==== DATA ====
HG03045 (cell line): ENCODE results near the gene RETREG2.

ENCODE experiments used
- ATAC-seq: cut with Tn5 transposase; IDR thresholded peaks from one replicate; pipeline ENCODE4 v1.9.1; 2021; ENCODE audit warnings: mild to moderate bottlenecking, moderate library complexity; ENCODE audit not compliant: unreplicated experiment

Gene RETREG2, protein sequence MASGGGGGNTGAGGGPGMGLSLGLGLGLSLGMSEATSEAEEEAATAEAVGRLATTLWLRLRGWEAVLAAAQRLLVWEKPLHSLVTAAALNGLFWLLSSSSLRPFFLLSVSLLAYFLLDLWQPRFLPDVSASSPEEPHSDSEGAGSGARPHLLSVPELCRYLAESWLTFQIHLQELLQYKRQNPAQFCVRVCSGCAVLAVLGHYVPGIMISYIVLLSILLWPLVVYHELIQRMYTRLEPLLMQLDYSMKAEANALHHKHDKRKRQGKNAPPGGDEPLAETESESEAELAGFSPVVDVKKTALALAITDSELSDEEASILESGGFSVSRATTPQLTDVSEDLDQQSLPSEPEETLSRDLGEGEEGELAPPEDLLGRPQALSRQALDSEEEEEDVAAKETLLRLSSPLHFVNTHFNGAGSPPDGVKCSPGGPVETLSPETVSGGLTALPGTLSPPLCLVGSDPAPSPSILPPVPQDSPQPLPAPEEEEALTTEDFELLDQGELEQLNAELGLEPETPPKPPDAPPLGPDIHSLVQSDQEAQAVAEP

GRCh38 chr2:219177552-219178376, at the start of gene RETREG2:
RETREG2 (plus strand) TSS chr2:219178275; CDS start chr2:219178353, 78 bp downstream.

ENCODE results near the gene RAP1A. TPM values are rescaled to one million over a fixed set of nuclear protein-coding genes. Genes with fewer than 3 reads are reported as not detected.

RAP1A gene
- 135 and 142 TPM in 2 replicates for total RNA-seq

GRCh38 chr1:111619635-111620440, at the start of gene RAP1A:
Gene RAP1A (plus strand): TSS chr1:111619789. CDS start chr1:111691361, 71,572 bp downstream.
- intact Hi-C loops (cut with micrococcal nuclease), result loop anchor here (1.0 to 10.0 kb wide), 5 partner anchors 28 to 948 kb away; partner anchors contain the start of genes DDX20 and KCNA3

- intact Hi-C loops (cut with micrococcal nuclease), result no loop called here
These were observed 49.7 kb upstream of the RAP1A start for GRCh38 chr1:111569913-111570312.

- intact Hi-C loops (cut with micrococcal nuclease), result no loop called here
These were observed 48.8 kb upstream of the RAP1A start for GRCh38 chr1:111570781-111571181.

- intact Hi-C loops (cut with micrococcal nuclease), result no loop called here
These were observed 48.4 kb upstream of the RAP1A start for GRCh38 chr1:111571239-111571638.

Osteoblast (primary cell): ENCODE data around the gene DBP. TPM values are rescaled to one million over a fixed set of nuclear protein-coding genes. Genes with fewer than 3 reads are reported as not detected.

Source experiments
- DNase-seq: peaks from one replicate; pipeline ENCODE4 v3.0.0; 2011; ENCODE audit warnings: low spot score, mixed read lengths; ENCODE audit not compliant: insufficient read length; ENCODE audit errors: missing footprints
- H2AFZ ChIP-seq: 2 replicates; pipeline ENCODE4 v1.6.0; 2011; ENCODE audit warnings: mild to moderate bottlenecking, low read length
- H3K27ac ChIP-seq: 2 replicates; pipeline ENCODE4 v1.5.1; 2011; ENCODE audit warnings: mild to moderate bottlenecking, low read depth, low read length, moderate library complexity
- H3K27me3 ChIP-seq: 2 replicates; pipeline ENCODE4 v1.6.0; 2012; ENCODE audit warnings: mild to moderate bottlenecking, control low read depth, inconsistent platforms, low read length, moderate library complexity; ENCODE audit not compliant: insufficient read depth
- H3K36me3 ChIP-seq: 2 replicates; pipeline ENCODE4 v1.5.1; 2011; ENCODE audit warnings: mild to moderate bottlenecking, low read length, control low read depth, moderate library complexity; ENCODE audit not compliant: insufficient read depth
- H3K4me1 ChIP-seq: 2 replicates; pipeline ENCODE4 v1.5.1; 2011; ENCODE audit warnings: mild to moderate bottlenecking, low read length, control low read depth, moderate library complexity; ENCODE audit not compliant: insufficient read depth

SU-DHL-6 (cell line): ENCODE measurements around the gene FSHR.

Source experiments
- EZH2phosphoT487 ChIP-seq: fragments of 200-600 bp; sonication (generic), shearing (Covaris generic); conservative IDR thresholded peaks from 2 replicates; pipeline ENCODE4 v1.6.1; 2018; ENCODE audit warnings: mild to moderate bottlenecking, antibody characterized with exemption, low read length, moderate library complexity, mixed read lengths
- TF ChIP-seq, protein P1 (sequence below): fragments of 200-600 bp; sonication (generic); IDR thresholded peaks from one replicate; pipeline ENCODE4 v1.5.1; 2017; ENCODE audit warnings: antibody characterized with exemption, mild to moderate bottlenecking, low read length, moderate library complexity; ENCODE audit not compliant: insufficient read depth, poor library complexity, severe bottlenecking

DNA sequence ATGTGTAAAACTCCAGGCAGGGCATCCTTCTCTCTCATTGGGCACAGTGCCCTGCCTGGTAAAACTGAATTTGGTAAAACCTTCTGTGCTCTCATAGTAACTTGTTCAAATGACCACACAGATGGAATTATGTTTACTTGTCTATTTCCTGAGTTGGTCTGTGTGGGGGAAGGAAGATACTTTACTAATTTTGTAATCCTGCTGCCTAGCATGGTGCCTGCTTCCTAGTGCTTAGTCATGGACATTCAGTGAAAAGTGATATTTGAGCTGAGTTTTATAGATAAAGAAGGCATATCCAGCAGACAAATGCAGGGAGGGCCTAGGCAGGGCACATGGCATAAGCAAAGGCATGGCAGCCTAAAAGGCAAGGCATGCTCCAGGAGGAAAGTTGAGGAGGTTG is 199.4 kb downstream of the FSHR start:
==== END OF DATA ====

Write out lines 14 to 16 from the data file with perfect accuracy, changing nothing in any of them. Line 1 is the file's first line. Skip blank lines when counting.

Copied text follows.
These were observed 49.7 kb upstream of the RAP1A start for GRCh38 chr1:111569913-111570312.

- intact Hi-C loops (cut with micrococcal nuclease), result no loop called here
These were observed 48.8 kb upstream of the RAP1A start for GRCh38 chr1:111570781-111571181.